BoF: Unhosted: Personal Data Freedom in the Cloud Save to my Google calendar

21/05/2012 20:00-21:30
Main Hall
A trend in the use of computers and Internet in higher education is the use of “cloud” services for critical applications that before were running on the desktop systems at the institutes. This poses fundamental questions about data ownership and portability and privacy for both the user and the content.

The aim of the Unhosted project is to change this in a fundamental way. It proposes a protocol that separates the application logic from the data. The data is retrieved from a data source of the user's choosing to the browser. The browser uses the "web application" to work with this "remoteStorage" data, without any of the data ever leaving the browser. Using a simple combination of Webfinger, OAuth, REST and CORS, which is supported by all modern browsers without the need for special plugins or add-ons, the storage of user data can be separated entirely from web applications.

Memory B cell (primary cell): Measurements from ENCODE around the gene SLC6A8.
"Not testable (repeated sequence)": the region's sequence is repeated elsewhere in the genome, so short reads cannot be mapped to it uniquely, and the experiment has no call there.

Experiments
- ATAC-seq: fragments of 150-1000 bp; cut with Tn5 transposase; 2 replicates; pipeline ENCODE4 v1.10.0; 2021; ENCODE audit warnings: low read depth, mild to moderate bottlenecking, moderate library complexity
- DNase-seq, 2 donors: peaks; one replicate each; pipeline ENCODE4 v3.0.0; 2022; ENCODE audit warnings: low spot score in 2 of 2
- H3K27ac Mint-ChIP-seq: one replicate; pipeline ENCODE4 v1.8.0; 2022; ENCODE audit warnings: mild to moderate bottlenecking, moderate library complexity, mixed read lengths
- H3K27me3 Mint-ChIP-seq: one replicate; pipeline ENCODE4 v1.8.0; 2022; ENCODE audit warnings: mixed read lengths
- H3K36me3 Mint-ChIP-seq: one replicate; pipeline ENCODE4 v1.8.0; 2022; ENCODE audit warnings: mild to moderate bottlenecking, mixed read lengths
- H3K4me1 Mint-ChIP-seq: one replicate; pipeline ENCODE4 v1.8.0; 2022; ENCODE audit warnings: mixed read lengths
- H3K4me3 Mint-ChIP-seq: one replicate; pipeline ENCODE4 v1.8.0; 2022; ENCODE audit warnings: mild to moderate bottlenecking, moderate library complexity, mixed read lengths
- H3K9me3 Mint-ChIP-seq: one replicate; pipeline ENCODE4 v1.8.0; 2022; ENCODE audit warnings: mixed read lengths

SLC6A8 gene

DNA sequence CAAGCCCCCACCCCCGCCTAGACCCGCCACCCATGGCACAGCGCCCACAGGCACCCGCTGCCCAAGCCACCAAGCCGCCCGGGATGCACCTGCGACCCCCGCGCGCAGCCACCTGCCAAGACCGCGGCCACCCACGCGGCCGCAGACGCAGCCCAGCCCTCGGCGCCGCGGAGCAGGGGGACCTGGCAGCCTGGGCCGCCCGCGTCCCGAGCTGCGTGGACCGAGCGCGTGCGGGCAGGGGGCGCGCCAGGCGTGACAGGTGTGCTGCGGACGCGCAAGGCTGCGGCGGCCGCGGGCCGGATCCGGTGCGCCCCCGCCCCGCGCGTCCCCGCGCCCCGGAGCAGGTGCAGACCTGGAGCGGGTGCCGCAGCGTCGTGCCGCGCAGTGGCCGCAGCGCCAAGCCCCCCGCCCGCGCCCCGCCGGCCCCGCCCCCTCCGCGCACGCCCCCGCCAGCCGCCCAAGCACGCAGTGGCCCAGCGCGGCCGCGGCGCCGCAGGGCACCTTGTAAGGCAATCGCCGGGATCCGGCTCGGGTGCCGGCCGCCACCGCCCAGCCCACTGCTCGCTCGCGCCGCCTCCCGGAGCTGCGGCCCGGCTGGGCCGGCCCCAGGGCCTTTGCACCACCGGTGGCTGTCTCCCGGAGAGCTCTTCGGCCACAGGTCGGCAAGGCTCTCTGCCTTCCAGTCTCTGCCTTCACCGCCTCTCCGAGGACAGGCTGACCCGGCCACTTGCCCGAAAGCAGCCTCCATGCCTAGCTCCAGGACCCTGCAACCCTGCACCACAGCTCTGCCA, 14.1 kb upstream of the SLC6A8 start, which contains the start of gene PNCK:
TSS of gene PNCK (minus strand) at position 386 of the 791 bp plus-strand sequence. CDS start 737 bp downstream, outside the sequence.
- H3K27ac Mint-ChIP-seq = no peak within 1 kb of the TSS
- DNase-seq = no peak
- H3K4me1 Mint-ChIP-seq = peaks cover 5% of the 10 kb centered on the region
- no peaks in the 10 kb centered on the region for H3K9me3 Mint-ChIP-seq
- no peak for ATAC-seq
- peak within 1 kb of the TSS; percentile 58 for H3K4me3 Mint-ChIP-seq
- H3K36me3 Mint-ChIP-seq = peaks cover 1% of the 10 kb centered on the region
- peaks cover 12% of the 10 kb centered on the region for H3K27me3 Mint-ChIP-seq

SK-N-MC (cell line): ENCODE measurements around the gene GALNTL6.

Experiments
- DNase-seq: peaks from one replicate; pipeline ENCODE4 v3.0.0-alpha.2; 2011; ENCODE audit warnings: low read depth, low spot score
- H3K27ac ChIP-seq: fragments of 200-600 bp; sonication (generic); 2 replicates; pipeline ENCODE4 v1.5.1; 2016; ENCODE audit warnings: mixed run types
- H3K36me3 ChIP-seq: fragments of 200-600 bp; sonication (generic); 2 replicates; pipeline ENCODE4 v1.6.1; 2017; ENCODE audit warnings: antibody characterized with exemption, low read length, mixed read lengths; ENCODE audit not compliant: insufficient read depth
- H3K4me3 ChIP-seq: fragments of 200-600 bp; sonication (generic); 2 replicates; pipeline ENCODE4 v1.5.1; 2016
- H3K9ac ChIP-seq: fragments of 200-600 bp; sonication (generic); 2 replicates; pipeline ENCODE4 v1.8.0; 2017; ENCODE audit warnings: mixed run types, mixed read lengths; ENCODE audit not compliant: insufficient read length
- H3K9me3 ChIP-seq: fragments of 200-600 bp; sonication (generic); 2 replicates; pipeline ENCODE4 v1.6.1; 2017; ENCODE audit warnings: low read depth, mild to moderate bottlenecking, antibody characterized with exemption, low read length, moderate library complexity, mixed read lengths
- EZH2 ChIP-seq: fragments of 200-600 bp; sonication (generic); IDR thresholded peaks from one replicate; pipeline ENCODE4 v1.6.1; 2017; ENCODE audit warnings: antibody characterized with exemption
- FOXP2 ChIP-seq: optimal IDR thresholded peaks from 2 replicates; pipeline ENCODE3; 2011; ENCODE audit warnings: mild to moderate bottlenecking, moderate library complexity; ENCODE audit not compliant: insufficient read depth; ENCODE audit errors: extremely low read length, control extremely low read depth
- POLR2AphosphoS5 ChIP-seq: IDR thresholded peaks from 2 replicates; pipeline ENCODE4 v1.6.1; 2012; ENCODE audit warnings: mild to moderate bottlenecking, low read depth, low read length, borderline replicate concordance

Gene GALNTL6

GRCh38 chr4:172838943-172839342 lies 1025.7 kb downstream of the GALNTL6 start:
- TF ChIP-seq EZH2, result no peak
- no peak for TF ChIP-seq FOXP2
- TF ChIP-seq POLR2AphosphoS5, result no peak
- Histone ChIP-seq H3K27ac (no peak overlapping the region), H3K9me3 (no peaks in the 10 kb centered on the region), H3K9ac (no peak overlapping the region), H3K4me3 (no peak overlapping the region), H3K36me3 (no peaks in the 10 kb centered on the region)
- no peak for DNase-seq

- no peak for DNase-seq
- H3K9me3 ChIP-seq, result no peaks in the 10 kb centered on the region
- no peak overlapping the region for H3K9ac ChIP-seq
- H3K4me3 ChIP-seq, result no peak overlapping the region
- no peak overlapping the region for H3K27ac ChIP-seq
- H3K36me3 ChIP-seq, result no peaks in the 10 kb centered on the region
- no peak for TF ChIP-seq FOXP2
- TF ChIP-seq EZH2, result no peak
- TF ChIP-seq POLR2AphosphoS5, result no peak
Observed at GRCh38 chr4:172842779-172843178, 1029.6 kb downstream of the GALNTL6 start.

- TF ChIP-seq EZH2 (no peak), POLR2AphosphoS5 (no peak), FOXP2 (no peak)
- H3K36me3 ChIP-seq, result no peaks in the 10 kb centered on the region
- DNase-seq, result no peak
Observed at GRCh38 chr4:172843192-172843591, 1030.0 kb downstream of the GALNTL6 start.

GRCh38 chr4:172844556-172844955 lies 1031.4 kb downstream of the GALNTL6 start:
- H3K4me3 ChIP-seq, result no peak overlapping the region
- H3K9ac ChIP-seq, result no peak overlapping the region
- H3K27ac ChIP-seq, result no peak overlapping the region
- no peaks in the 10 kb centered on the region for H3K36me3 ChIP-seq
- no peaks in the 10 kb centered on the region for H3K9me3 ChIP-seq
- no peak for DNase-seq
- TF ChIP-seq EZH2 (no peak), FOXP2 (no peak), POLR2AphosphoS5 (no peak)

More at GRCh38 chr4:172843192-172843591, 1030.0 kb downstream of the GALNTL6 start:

Another major advantage of Unhosted is that applications are written in HTML, CSS and JS and thus require no server side components other than the generic storage service. Hosting an application is done using just static data and thus can easily be done by a CDN. This brings the advantages of FLOSS software on the desktop to the Internet where until now most services were free to use, but lack the freedoms provided by FLOSS. Anyone can host the (modified) application now without needing the deep pockets of Google or Facebook, even if it becomes a success.

The first websites that accept unhosted accounts have been launched in the past few months, and later this year the Netherlands will be the first country in the world to offer remoteStorage accounts to all their students and academic staff.

If you are concerned about "the cloud" and its implications for the freedom and privacy of your country's students, then this BoF session will interest you. We will walk you through the steps you will need to take to start offering remoteStorage to the users in your network, and discuss your reactions to this exciting new web technology.